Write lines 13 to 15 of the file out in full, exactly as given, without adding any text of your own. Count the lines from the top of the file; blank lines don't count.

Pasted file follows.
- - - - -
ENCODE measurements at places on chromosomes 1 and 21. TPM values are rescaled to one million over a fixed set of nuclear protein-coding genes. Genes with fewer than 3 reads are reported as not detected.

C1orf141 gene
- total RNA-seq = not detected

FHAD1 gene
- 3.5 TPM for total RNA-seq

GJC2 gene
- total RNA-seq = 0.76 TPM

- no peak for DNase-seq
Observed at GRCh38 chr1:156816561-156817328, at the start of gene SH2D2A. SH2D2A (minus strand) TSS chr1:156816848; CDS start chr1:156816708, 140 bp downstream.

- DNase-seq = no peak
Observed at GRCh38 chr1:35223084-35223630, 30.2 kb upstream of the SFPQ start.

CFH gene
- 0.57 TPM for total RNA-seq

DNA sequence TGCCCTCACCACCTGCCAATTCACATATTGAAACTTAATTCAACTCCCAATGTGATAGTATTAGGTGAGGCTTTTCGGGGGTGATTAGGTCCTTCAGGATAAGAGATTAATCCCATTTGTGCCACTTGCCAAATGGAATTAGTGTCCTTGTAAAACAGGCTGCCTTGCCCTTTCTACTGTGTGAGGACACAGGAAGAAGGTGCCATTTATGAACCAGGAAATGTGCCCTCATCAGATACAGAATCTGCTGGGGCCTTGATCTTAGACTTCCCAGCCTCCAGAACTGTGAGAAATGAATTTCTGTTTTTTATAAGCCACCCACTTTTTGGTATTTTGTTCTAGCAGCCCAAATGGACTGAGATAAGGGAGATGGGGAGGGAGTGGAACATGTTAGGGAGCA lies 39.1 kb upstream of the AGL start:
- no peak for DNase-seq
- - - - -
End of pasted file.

- 0.57 TPM for total RNA-seq

DNA sequence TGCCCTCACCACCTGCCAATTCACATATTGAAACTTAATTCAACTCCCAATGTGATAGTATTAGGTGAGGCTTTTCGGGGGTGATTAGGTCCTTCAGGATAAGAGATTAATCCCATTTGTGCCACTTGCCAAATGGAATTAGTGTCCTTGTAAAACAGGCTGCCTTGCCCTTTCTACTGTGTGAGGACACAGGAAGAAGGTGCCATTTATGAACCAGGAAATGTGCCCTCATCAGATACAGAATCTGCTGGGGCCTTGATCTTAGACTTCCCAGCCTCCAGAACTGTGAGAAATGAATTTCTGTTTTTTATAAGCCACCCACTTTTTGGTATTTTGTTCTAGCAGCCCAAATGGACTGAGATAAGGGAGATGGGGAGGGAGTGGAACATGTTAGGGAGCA lies 39.1 kb upstream of the AGL start:
- no peak for DNase-seq